Petition: STOP the violence against Pakistan’s religious communities

Pakistan needs rule of law and de-politicisation of police. Those engaging criminal offences like hate speech, threats and incitement to violence, and vigilante violence must be charged, tried, prosecuted, and punished. We will not allow people in public office or public positions, like political parties and traders’ unions to go around supporting hate-campaigns and violence. Please sign this petition demanding an end to violence against religious communities in Pakistan


The President of Pakistan, Mr. Asif Ali Zardari
Prime Minister of Pakistan, Mr. Yusuf Raza Gilani
Leader of the Opposition, Mr. Ch. Nisar Ali Khan
Chief Minister of Punjab Mr. Shahbaz Sharif, PML-N
President Markazi Anjuman-i-Tajran Malik Shahid Ghafoor Paracha

We urge you to intervene and stop the killing of Pakistan’s religious communities, including Sunni (Barelvi), Shia (including Hazara) and Ahmedi communities that are facing a virtual genocide simply for following their religious beliefs and practices.

You are no doubt familiar with Quaid-e-Azam, Muhammad Ali Jinnah’s speech to the Constituent Assembly on Aug 11, 1947, in which he said: “You are free; you are free to go to your temples. You are free to go to your mosques or to any other places of worship in this State of Pakistan. You may belong to any religion, caste or creed –that has nothing to do with the business of the State.”

The recent attacks on the 12 Rabiul Awal processions in various cities around Pakistan (including Gujranwala, Mansehra, Gojar Khan, Mirpur, Khairpur and Karachi) are evidence of the menace of bigotry and intolerance. The government must act with all of its might to put a stop to this. It needs to be done NOW.

The evil lurks in the belly of the so-called Diffa-e-Pakistan Council, a coalition comprising several ‘religious parties’ including some banned organsiations whose views dont resonate with the majority but are able to use their armed status and street power to attack others with impunity. The activities of this coalition need to be curtailed before it becomes the Destroy Pakistan Council.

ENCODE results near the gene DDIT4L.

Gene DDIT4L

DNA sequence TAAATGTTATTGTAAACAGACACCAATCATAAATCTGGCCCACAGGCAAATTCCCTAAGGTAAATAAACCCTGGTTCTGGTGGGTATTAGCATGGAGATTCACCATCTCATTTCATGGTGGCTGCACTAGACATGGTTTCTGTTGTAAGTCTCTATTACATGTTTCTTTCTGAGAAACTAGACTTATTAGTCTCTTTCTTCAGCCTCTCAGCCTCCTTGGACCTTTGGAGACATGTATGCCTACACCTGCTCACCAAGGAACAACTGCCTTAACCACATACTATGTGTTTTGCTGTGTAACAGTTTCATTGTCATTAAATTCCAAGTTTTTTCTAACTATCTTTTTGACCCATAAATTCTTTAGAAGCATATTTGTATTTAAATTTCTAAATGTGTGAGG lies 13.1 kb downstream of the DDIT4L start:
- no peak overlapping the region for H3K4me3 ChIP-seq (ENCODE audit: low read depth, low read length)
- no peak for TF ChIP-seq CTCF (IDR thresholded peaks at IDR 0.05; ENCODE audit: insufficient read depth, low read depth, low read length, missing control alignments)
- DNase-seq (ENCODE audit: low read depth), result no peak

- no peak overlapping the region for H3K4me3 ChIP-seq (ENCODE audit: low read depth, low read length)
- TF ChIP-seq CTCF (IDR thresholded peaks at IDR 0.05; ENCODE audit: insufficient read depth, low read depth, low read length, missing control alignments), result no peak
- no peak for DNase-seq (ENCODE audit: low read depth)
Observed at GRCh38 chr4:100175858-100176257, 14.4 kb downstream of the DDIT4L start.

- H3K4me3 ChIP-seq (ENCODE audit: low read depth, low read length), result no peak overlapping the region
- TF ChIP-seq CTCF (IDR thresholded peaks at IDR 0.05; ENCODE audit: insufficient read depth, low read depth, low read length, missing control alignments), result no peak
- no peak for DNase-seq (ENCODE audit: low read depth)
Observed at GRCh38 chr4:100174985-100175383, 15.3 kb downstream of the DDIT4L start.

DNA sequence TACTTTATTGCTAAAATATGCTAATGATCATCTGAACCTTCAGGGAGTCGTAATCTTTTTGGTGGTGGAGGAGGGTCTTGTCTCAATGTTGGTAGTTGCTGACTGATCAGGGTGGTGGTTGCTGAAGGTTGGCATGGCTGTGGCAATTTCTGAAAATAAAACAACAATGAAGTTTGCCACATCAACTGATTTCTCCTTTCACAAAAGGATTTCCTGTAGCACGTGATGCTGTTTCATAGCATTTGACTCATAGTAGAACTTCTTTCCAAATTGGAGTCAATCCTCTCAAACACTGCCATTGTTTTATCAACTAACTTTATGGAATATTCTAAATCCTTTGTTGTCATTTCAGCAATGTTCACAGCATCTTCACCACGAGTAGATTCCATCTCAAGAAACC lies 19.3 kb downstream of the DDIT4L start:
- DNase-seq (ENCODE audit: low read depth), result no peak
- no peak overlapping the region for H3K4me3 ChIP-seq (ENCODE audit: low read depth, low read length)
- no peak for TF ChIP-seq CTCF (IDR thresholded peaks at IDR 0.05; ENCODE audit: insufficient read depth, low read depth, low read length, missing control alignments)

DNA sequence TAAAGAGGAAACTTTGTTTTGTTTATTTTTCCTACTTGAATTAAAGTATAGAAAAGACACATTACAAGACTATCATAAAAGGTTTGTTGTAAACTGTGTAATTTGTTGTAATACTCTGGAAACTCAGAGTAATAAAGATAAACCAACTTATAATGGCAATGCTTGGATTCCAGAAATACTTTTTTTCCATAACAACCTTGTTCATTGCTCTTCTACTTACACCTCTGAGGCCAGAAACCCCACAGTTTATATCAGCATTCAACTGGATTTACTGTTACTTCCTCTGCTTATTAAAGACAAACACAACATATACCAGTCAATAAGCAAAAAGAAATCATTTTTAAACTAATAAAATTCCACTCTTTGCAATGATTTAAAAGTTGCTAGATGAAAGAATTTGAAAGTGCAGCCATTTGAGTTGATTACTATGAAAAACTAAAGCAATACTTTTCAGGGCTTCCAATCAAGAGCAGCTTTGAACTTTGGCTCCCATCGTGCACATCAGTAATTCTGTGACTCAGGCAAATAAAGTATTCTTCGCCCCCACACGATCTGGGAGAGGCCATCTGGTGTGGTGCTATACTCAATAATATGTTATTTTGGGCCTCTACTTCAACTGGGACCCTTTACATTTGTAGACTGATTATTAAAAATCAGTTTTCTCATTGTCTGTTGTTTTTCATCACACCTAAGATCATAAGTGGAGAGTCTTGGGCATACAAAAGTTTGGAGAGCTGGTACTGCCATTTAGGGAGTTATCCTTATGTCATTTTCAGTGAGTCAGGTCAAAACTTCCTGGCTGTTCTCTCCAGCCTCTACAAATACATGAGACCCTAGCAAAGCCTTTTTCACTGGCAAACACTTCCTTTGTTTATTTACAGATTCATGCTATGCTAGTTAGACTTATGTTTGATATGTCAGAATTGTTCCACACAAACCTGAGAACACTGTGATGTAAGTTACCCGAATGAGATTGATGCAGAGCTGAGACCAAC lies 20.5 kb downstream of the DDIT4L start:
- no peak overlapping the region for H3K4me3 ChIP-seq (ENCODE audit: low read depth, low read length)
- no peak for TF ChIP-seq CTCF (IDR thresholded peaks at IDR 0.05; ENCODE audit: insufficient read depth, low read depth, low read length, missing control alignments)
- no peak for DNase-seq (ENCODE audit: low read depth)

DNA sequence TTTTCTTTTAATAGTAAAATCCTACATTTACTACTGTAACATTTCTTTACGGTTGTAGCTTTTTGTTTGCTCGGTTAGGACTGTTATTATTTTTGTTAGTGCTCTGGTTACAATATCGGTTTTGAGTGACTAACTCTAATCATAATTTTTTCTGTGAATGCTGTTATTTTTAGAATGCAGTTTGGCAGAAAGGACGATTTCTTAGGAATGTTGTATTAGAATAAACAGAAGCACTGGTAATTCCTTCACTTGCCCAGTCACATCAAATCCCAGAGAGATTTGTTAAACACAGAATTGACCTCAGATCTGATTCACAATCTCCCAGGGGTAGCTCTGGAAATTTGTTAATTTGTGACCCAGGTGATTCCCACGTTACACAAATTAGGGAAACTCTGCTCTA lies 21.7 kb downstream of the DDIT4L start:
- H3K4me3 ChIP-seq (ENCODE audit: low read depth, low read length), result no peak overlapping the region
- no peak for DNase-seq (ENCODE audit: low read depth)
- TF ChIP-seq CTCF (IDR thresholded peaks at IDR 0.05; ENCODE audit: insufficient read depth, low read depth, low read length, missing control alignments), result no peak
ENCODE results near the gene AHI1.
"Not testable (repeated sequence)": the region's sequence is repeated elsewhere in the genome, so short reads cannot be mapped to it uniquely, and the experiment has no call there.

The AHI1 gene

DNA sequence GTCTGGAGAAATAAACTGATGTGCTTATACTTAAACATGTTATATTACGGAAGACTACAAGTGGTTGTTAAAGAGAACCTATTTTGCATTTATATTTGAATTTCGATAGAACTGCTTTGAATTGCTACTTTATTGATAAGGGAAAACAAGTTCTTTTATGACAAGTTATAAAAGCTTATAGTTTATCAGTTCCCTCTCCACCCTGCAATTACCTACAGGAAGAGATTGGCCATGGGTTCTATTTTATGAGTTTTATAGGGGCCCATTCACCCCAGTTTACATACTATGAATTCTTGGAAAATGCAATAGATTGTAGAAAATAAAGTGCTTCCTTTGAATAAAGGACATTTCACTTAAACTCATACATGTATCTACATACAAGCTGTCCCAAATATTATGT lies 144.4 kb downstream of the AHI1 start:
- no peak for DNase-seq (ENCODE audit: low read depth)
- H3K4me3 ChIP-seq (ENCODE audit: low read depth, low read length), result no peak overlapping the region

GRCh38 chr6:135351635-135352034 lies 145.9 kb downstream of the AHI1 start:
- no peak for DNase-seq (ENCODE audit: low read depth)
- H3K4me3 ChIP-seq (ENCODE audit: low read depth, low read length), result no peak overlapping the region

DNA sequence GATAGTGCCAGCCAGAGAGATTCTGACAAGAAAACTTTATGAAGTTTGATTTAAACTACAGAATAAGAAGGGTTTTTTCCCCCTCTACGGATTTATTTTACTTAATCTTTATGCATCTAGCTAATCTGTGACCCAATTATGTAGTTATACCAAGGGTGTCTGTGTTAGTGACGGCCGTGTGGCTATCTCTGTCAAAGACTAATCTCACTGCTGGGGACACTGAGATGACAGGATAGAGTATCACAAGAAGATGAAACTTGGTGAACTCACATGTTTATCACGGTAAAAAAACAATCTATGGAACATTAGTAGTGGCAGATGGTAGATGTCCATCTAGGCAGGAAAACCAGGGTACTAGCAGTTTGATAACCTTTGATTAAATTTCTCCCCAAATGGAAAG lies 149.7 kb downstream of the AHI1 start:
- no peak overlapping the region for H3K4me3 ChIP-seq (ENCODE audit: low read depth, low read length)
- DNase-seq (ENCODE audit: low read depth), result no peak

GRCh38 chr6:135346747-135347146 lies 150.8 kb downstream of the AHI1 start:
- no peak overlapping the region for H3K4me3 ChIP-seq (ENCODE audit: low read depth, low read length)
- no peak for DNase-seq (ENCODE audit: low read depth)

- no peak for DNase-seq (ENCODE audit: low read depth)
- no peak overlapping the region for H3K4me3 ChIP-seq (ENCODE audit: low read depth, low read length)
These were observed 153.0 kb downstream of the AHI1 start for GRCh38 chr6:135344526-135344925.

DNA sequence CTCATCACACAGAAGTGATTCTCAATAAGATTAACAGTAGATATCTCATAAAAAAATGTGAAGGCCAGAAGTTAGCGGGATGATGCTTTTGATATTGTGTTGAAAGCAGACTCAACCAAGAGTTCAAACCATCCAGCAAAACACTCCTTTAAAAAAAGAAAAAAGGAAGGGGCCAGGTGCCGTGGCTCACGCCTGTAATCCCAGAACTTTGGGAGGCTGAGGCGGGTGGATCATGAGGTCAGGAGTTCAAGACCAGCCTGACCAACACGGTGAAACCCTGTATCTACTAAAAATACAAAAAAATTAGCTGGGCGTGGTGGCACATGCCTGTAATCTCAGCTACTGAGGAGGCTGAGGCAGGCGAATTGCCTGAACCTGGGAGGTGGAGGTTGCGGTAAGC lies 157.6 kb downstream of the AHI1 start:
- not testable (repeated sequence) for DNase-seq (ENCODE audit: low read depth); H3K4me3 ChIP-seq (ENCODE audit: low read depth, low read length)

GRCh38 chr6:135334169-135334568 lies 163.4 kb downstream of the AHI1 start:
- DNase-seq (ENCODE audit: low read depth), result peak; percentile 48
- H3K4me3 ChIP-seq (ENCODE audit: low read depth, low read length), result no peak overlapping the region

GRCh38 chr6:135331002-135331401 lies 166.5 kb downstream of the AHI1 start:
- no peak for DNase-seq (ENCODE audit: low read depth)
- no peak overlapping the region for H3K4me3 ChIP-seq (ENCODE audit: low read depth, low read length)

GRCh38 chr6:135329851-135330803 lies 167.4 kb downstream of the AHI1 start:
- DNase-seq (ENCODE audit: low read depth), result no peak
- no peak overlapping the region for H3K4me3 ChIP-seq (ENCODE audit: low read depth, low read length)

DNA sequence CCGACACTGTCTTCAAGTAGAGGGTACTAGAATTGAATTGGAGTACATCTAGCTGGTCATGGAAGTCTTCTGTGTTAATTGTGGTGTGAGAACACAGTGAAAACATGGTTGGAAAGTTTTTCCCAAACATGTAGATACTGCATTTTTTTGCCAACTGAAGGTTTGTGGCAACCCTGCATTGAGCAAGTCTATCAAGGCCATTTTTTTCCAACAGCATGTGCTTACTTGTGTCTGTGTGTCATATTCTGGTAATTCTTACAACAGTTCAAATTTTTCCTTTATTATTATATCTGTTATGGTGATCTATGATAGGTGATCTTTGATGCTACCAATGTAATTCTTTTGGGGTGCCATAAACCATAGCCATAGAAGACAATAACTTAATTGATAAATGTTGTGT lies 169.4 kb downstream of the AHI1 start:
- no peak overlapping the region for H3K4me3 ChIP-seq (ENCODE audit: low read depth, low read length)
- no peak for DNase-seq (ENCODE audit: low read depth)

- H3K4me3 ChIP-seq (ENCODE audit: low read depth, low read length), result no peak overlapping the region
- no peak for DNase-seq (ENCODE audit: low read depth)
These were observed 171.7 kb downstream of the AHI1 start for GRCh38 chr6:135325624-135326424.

Many of those involved in the DPC are also active in the hate-campaign against the Ahmadiyya community. Most recently, hate-mongers have proposed the demolition of the Jamaat Ahmadiyya’s Aiwan e Tawheed building in Satellite Town Rawalpindi. We express our disappointment at the participation of Pakistan Muslim League-Nawaz (PML-N) leaders in an anti-Ahmedi rally of Jan 29, 2012, attended by Member of Punjab Assembly Zia ullah Shah and traders union leader Sharjeel Mir (nominee for a PML-N ticket). It is also shocking that a leader of the traders community at this occasion made a threatening speech against the Ahmedi community.

We strongly condemn these threats of violence, and urge the establishment of a code of ethics, across the board that prohibits any political party supporting those who victimize others.

The Government, both at the Federal and Provincial levels, must take immediate action against violence, threats and intimidation, including those in the name of religion.

A witness protection plan must be instituted and the police empowered, enabled and de-politicised to act against those who violate basic human rights in Pakistan.

The full force of the law must be employed to ensure that no one attacks or threatens members of any community simply for following their religious beliefs and practices.



[Your name]

3 Responses

  1. > religious communities, including Sunni (Barelvi), Shia (including Hazara) and Ahmedi communities

    Is it that Pakistan’s Hindus do not figure in the calculus or is it an omission that will be corrected? Before anyone says “including but not limited to” let me also say that list of minorities needs to begin with those having minimum religious intersect and then expand to include those with some intersect…else it will be one more loose stone in the foundations of the state.



    • I believe the Hindu community in Pakistan is not being subjected to target killing the way the communities mentioned in the petition are, although in some areas they are certainly vulnerable to kidnapping for ransom, armed robberies, forced conversions etc. On another level, the general levels of violence and lawlessness affect all Pakistanis, regardless of their faith.


      • Thanks for the reply. Yes, the context is slightly different as you mentioned. I hope the situation improves for all minorities in Pakistan in all aspects of life.


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